“As you well know, the first night of harvest is a sacred one. Every 25 years on that night a child is born to our people.  Upon its birth we will know whether he is the true savior,” said Elder Shombay. 

‘How will we know this?’ I asked.
 
“The child will have an aura like no other.”

***

‘After speaking with the Elder,’ Amachi thought to herself, ‘I realized that I needed to dedicate more time to my people.  My concern about the vision affected my dreams and premonitions; making them distorted.  Blocked at every turn, they have become dark and unreadable.  I cannot provide the clear insight that the Olorun had depended on for hundreds of years.’

Sitting in front of the Ogun River, Amachi drew upon the power of the balefire once more. Calling upon Olodumare the High, Obatala the Pure and Yemoja the Mother she asked that they give her the strength and the fortitude she needed to free her mind and to do right by her people.  She chanted:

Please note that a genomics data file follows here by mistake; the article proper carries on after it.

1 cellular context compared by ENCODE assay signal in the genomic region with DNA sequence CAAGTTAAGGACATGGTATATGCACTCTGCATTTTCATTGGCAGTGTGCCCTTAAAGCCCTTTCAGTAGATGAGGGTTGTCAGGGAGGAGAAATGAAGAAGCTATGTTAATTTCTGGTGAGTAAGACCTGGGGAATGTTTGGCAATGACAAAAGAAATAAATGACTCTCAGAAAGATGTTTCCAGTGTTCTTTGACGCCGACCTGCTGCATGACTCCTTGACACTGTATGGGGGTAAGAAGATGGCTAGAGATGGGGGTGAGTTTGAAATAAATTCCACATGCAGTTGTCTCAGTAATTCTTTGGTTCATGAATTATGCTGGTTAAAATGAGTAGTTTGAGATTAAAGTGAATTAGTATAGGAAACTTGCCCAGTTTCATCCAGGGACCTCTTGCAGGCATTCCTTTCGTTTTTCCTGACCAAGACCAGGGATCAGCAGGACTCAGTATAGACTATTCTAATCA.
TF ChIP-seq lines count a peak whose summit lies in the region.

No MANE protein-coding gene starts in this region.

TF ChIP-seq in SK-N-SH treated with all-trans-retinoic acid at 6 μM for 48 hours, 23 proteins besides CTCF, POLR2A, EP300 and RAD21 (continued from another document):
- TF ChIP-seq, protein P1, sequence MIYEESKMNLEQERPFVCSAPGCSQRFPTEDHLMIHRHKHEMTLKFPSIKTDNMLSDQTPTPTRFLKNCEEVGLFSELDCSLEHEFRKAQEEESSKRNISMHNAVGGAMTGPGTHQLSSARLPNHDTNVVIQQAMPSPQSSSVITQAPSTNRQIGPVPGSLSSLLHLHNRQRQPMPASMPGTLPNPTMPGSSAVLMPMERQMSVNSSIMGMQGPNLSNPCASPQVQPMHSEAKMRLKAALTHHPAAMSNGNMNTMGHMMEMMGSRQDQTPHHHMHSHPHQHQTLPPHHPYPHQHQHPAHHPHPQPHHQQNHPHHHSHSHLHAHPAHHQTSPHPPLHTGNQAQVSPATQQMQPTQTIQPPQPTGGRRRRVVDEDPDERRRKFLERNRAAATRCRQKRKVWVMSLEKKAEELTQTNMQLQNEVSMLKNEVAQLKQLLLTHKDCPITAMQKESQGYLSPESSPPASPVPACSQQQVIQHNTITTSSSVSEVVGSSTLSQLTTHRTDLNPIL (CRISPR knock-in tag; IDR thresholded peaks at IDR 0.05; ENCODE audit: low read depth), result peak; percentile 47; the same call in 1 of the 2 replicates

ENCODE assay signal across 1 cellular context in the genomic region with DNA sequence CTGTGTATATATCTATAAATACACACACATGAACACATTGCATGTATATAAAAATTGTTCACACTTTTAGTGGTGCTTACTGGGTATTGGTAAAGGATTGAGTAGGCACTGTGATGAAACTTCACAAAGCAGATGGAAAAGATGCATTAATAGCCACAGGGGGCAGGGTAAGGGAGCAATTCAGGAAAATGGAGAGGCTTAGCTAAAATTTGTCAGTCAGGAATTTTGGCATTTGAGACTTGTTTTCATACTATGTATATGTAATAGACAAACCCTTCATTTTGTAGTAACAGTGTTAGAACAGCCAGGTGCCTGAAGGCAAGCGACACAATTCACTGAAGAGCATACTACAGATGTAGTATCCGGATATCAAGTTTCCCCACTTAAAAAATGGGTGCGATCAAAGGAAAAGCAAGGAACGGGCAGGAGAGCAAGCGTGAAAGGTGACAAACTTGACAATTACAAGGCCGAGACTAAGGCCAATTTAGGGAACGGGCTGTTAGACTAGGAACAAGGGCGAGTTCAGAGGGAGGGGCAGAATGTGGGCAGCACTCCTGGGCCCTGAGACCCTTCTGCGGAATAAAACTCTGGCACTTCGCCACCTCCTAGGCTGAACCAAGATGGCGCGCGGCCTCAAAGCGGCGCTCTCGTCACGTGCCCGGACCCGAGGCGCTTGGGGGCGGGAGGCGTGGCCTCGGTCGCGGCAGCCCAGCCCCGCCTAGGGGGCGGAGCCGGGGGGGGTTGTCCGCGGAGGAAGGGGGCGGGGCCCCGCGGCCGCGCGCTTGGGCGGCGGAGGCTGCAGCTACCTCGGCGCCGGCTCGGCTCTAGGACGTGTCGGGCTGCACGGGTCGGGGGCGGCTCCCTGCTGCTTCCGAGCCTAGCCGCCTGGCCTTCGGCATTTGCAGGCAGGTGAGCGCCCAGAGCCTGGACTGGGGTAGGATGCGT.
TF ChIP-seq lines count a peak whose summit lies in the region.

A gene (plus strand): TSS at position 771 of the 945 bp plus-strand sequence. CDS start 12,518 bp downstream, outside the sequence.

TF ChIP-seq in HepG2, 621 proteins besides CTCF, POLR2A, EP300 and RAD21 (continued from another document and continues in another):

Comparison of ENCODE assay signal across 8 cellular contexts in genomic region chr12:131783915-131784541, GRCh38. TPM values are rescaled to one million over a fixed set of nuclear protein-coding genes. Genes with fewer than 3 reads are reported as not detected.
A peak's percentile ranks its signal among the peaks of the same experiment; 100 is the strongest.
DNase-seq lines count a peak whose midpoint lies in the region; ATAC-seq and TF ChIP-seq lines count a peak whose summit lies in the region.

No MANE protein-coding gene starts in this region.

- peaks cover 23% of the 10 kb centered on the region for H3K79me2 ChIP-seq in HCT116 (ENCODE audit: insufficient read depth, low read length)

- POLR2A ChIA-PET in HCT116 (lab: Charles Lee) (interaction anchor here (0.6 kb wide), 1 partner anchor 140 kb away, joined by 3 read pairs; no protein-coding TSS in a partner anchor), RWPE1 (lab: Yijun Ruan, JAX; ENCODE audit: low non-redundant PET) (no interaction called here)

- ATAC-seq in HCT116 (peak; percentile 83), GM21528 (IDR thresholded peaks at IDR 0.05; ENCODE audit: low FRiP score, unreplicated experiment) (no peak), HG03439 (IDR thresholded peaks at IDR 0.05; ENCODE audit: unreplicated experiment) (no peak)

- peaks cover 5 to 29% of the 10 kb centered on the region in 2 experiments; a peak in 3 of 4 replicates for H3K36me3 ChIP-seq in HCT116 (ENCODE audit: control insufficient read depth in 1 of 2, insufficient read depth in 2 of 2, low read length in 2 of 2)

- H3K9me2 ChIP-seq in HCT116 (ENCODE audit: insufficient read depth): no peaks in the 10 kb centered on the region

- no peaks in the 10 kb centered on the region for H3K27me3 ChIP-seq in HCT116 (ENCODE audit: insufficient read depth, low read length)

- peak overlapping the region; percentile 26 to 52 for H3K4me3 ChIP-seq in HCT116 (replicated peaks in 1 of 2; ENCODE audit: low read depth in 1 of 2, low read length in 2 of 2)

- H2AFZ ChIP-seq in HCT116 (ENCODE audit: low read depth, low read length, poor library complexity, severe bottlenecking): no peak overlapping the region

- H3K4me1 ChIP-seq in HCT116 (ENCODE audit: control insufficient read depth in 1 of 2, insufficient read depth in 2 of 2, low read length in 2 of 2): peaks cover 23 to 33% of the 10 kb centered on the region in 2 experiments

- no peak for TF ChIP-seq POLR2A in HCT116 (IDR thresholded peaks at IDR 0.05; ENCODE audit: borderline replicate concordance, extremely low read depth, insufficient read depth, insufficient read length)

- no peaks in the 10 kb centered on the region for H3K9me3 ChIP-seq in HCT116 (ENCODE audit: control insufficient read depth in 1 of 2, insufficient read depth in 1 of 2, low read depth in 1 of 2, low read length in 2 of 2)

‘Fathers, mother, I your daughter call upon
you for guidance and clarity.
My fear for our people has clouded my sight. 
Remove all obstacles from my path and present before me
the ability to claim all that you have bestowed upon me!’

Amachi closed her eyes, and could feel the tension draining from her body. She opened her eyes slowly and sensed the presence of Yemoja the Mother.

“She is near,” Amachi whispered as she smiled into the night air, brimming with the essence of the mighty goddess.

Satisfied that the gods had heard her, Amachi offered a quick prayer of thanksgiving; her heart felt lighter than it had in a long time. She drew bucket after bucket of water from the Ogun, and extinguished the balefire. Silver smoke billowed into the dark sky.

***
One Hundred Years Later…
            I have little patience left.  My enthusiasm and hope for my people are waning, slipping through my fingers like loose sand. One hundred years have passed with no sign of the ‘special’ child we are searching for.  With each passing birth, my hopes have dwindling like the flame of a burning candle. Though I could not age, Elder Shombay did.  His body was frail and his sight weakened. His once smooth dark complexion was lined and his eyes yellowed, but his mind was still razor sharp. I went to him with my concerns.